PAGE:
Ruby-based web service for speech recognition, using the PocketSphinx gstreamer module
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Ruby-based web service for speech recognition, using the PocketSphinx gstreamer module.


  • Ruby 1.8

  • Sinatra

  • Rack

  • Unicorn

  • PocketSphinx (NOTE: some features of the server require patched PocketSphinx, see below)

  • Some acoustic and language models for PocketSphinx


CMU Sphinx

  • Install sphinxbase from SVN (make, make install)

Apply PocketSphinx patch

In cmusphinx/pocketsphinx directory:

patch  -p0 -i ps_gst.patch

Make sure you have GStreamer devevelopment packages installed. In Debian Squeeze:

apt-get install libgstreamer0.10-dev libgstreamer-plugins-base0.10-dev

And configure, make, make install as usual.

Install Ruby gems: Unicorn and Sinatra, UUID tools

This assumes you have ruby and rubygems installed.

You might want to do this as root:

gem install unicorn
gem install sinatra
gem install uuidtools
gem install json

Install ruby-gstreamer package (might vary depending on your distribution):

apt-get install libgst-ruby1.8

Run ruby-pocketsphinx-server

Clone the git repository:

git clone git://

Before executing, add `/usr/local/lib` to the path where GStreamer plugins are looked for:

export GST_PLUGIN_PATH=/usr/local/lib


unicorn -c unicorn.conf.rb

If you installed Unicorn as a Ruby gem, you might need to execute:

/var/lib/gems/1.8/bin/unicorn -c unicorn.conf.rb

Test the default configuration (English “turtle” LM), using a raw audio file in the PocketSphinx test directory.

curl -T $(POCKETSPHINX_DIR)/test/data/goforward.raw -H "Content-Type: audio/x-raw-int; rate=16000"  "http://localhost:8080/recognize"

Response should be:

  "status": 0,
  "hypotheses": [
      "utterance": "go forward ten meters"
  "id": "15c7a538d0d0c8d7f59e3cc791320953"


Web service

Unicorn configuration is in file unicorn.conf.rb. See for more info.


See conf.yaml

Using the web service

Some of the more advanced examples below are specific to the Estonian configuration.

Example 1

Record a sentence to a wav file, in mono (hit Ctrl-C when done speaking):

rec -c 1 sentence.wav

Send it to the web service:

curl   -X POST --data-binary @sentence.wav -H "Content-Type: audio/x-wav"  http://localhost:8080/recognize

Output (encoded using json, the example uses Estonian models):

  "status": 0,
  "hypotheses": [
      "utterance": [
        "t\u00e4na on v\u00e4ljas \u00fcsna ilus ilm"
  "id": "e30f54561135d681599915562d77d240"

Example 2

Record a raw file using arecord:

arecord --format=S16_LE  --file-type raw  --channels 1 --rate 16000 > sentence2.raw

Send it to web service:

curl -X POST --data-binary @sentence2.raw -H "Content-Type: audio/x-raw-int; rate=16000"  http://localhost:8080/recognize

Example 3

Record a 5 second audio, pipe it to curl, which streams it directly to web service using PUT (and gets almost instant response):

arecord --format=S16_LE --file-type raw --channels 1 --rate 16000 --duration 5 | curl -vv -T - -H "Content-Type: audio/x-raw-int; rate=16000"  http://localhost:8080/recognize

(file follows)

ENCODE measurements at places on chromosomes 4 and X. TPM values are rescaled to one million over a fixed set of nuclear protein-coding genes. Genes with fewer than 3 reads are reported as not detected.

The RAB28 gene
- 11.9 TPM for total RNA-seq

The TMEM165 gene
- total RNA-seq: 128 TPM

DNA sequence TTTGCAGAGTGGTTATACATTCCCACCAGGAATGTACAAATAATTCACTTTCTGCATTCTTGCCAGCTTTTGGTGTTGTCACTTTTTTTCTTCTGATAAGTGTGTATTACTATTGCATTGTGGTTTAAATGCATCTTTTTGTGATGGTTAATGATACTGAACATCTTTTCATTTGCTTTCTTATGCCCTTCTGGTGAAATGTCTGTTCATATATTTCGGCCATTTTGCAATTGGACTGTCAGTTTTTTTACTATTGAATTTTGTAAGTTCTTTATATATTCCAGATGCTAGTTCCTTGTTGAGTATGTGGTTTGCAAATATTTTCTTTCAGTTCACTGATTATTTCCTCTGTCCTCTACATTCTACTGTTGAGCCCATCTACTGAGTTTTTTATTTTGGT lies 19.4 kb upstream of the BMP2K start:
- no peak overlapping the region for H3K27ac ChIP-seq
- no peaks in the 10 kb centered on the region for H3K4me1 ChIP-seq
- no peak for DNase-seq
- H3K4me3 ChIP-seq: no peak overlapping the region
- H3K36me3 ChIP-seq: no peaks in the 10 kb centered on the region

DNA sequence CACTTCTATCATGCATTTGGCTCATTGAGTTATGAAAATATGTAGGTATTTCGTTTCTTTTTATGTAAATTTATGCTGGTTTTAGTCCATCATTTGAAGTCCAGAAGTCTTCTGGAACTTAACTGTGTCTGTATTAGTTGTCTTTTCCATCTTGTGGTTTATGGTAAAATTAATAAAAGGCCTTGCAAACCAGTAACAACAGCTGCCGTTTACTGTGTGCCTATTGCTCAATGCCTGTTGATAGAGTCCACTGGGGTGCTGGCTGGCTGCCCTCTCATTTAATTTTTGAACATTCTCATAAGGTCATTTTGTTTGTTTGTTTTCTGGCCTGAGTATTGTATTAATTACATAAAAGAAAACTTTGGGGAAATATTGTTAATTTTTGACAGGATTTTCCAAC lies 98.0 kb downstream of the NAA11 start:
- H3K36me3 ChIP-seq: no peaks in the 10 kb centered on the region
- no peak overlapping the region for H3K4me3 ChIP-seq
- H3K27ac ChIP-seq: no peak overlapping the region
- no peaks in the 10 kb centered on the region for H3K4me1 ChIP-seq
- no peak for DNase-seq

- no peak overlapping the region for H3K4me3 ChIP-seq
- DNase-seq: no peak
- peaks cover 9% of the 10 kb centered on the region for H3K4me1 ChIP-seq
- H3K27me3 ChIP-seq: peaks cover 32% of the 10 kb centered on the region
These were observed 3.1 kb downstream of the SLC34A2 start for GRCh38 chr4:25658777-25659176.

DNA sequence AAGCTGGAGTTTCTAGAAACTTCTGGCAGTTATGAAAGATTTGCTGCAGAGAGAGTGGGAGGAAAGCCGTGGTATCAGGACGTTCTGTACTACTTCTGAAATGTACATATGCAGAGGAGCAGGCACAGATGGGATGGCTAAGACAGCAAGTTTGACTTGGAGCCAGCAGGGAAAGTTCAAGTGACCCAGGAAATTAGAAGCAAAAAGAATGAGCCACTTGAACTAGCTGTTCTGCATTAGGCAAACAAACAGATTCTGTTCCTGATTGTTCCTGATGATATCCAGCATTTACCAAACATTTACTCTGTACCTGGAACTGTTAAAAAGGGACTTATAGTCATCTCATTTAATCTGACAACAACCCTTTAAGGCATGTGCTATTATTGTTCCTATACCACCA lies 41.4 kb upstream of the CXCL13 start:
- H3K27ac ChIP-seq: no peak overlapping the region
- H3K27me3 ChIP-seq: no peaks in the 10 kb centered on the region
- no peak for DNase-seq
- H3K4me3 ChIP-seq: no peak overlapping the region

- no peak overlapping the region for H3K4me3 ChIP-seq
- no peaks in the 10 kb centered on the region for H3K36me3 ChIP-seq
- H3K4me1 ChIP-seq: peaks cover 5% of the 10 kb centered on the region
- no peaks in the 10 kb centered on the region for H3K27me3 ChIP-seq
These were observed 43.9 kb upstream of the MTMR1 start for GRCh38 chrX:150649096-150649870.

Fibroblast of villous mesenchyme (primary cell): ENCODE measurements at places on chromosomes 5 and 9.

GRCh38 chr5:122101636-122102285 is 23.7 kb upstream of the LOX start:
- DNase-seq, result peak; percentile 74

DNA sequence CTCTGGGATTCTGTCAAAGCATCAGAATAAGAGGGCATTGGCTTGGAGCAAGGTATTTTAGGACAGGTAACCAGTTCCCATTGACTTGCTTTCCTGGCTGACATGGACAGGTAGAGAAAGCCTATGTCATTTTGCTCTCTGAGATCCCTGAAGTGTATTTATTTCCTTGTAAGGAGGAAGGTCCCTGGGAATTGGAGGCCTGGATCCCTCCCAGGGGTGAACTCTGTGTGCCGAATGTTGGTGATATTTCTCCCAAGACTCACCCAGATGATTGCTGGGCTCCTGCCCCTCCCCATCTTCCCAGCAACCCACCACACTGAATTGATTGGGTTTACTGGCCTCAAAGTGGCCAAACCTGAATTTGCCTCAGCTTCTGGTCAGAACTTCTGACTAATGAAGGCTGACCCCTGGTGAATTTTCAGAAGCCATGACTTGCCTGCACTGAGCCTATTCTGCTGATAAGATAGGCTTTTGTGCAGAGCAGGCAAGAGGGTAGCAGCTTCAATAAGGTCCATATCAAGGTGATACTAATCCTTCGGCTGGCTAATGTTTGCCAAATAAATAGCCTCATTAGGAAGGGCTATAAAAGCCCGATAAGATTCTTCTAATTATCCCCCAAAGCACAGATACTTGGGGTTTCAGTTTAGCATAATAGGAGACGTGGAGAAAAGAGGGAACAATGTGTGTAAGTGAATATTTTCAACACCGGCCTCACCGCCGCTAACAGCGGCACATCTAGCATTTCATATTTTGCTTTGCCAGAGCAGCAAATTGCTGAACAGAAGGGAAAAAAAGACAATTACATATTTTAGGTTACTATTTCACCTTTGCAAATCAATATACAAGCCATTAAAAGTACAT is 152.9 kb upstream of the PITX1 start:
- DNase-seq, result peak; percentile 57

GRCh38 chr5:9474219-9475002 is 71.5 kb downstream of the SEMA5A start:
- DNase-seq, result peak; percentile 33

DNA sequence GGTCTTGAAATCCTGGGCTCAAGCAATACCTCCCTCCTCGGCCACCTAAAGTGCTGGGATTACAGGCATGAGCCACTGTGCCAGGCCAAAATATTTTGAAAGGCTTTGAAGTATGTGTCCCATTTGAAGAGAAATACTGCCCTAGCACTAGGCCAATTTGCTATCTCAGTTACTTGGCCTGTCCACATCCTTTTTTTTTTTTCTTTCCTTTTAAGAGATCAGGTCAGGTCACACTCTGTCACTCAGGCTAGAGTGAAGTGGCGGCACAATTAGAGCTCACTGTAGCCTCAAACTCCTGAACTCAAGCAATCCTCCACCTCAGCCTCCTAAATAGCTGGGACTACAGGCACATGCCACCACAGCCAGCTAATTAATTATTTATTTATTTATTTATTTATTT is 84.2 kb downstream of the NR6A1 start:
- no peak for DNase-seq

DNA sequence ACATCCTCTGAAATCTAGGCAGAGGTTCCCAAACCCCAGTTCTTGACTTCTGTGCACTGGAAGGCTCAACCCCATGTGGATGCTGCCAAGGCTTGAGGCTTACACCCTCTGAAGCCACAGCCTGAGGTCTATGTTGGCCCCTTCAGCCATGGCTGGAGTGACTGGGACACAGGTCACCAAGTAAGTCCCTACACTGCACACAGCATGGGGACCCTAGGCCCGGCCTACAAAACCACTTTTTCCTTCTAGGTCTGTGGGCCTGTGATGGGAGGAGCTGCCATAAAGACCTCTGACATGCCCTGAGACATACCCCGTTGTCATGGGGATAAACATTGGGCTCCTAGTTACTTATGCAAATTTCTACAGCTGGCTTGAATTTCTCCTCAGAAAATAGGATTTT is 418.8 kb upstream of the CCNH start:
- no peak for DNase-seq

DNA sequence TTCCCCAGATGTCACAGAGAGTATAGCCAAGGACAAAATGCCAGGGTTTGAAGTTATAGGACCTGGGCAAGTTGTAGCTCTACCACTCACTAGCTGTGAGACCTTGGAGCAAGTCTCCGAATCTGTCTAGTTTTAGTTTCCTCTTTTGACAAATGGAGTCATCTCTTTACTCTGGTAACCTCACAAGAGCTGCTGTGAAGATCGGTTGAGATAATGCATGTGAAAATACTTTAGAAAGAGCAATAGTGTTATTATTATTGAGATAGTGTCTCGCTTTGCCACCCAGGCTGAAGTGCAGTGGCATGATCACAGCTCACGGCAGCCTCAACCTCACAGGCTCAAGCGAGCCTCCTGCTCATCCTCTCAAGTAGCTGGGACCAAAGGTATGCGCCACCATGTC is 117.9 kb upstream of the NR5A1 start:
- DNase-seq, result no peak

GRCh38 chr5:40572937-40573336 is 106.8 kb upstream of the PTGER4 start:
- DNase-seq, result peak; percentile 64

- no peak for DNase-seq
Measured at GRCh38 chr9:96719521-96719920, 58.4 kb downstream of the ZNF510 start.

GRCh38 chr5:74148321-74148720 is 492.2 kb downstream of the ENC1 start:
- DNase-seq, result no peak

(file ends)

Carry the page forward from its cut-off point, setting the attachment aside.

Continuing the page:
Support for JSGF grammars

Users can use their own grammars to recognize certain sentences. The grammars should be in JSGF format.

Example JSGF (let's call it robot.jsgf)

#JSGF V1.0;

grammar robot;

public <command> = (liigu | mine ) [ ( üks | kaks | kolm | neli | viis ) meetrit ] (edasi | tagasi);

NB! Grammars should be in the same charset that the server is using for dictionary, which currently is latin-1 (sorry for that).

You need to upload the JSGF file to somewhere where the server can fetch it, let's say

Now, let the server download and compile it:

curl -vv  http://localhost:8080/fetch-lm?url=

This should result in HTTP/1.1 200 OK.

Now you can use the grammar to recognize a sentence that is accepted by the grammar:

arecord --format=S16_LE --file-type raw --channels 1 --rate 16000 --duration 5 | \
curl -vv -T - -H "Content-Type: audio/x-raw-int; rate=16000"  http://localhost:8080/recognize?lm=


  "status": 0,
  "hypotheses": [
      "utterance": "mine viis meetrit tagasi"
  "id": "9e3895e9ee0b5138e73c6fca30f51a58"

If you update the grammar on the server, you need to make the /fetch-jsgf request again, as the server doesn't check for changes every time a recognition request is done (for efficiency reasons).

Support for GF grammars

GF (Grammatical Framework) grammars are supported.

A GF grammar must be compiled into a .pgf file. To upload it to the server, use the fetch-pgf API call, e.g.:

curl ""

The 'lang' attribute (defaults to 'Est') specifies input languages of the grammar. Many comma-separated languages can be specified, e.g lang=Est,Est2

To recognize with a GF, use similar request as with JSGF, e.g.:

arecord --format=S16_LE --file-type raw --channels 1 --rate 16000 --duration 5 | curl -vv -T - -H "Content-Type: audio/x-raw-int; rate=16000"  "http://localhost:8080/recognize?lm=

You can also specify output language(s) that will be used to linearize the raw recognition result, e.g.:

arecord --format=S16_LE --file-type raw --channels 1 --rate 16000 --duration 5 | curl -vv -T - -H "Content-Type: audio/x-raw-int; rate=16000"  "http://localhost:8080/recognize?lm="


 "status": 0,
 "hypotheses": [
     "utterance": "viis minutit sekundites",
     "linearizations": [
         "lang": "App",
         "output": "5 ' IN \""
         "lang": "App",
         "output": "5 min IN s"
 "id": "83486feaca30995401ed4a66951a3f23"

Multiple output languages can be used, by using comma-separated values: “..&output-lang=App,App2”